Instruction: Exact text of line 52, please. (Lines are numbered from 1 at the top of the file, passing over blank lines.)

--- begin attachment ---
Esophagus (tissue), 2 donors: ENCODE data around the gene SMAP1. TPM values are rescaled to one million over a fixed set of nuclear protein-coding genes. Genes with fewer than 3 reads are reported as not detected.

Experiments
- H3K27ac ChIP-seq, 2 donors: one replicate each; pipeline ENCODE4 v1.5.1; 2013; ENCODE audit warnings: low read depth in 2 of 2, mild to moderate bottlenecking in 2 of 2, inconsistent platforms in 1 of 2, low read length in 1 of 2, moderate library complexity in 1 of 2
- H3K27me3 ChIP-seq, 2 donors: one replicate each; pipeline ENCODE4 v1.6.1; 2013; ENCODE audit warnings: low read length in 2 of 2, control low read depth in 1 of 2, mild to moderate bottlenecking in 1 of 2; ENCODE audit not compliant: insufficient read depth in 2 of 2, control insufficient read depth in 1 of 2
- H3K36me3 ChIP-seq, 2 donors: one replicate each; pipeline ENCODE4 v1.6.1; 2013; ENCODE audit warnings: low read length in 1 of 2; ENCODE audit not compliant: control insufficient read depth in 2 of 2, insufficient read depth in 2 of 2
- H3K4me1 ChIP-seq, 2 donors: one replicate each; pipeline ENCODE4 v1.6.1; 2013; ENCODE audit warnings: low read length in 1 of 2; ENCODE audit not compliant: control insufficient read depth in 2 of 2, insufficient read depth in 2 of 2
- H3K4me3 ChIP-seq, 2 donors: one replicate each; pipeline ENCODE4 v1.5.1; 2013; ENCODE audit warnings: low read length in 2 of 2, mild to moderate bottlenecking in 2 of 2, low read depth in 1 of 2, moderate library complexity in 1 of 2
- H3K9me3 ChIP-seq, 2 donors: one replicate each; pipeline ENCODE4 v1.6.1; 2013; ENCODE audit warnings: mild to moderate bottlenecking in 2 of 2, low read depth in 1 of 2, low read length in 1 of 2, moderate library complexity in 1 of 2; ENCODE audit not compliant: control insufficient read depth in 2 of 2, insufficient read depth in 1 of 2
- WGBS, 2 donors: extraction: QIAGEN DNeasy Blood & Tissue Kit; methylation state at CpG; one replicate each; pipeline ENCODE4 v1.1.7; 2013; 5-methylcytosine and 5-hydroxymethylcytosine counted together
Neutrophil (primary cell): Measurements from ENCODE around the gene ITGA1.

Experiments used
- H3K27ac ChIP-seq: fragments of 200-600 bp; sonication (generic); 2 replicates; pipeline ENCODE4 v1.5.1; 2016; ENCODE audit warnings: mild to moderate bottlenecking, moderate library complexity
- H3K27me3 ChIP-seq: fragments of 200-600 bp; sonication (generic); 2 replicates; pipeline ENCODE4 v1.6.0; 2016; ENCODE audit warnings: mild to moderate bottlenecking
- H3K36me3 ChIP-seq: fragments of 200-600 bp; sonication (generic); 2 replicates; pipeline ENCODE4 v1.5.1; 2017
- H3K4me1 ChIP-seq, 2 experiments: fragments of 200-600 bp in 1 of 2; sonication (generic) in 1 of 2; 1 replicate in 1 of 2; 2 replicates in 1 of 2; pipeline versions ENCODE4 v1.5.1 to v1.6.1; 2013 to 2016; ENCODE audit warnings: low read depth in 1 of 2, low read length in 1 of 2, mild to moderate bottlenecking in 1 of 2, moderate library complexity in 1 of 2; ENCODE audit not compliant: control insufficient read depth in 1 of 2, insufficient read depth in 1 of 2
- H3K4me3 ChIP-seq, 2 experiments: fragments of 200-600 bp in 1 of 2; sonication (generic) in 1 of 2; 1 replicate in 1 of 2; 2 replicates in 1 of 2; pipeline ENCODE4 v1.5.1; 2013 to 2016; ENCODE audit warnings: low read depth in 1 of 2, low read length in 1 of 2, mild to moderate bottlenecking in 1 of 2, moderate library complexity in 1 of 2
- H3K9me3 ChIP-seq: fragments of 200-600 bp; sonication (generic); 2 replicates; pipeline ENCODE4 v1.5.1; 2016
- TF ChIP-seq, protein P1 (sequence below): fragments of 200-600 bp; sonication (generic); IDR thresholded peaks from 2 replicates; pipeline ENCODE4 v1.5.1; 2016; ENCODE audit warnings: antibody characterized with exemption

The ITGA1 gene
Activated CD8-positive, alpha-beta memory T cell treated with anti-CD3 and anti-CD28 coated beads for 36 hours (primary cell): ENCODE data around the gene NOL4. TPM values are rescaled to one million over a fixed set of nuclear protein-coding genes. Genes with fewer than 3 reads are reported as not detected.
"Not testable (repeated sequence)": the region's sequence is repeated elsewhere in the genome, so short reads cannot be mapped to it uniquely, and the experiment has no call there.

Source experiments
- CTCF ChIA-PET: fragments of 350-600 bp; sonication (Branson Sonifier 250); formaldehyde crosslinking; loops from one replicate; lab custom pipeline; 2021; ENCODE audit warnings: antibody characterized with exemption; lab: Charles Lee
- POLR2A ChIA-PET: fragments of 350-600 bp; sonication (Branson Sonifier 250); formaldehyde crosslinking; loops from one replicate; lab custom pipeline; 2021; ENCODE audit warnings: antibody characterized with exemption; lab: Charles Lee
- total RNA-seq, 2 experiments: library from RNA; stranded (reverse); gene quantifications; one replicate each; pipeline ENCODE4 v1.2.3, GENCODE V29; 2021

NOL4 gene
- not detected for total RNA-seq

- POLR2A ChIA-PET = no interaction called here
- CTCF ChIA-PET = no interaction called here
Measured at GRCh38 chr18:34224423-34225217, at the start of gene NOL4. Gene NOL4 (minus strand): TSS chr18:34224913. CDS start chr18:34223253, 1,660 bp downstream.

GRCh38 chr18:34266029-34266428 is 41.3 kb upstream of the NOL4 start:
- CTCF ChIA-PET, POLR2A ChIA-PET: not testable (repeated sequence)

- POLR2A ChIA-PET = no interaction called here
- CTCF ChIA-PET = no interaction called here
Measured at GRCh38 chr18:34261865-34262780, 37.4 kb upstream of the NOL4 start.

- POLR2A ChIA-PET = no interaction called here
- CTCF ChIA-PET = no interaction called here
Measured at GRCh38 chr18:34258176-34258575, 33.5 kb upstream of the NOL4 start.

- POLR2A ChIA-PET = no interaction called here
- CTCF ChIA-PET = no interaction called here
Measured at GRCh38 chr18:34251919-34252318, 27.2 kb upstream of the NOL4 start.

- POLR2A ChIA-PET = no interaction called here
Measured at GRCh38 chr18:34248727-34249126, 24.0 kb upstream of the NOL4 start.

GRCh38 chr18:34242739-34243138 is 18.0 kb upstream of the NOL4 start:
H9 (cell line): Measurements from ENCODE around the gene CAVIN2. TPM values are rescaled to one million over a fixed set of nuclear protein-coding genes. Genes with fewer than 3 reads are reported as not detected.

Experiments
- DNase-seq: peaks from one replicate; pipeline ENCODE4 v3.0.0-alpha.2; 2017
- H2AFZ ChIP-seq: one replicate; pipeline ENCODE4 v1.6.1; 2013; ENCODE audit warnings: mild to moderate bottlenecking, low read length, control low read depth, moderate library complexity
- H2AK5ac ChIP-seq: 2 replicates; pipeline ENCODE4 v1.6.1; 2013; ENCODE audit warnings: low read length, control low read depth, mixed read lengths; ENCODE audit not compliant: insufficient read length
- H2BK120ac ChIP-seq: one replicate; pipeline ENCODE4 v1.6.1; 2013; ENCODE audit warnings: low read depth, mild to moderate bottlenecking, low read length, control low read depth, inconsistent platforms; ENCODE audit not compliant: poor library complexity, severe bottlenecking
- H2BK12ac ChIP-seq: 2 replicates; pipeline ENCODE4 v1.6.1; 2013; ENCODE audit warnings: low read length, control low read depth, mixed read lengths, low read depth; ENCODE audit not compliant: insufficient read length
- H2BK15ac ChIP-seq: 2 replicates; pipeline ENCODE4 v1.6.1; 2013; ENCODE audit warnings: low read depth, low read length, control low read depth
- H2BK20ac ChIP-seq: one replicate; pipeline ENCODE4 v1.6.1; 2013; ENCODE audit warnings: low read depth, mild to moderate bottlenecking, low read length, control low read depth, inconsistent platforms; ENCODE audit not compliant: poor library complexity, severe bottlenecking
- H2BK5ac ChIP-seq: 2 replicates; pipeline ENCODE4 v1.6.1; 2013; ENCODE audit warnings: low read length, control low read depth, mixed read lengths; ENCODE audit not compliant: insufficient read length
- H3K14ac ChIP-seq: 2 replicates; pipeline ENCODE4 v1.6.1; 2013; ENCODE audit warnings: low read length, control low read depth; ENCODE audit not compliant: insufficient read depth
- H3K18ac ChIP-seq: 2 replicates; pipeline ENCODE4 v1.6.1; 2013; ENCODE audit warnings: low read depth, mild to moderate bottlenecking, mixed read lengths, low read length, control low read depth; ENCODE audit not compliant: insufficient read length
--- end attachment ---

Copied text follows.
- H2BK15ac ChIP-seq: 2 replicates; pipeline ENCODE4 v1.6.1; 2013; ENCODE audit warnings: low read depth, low read length, control low read depth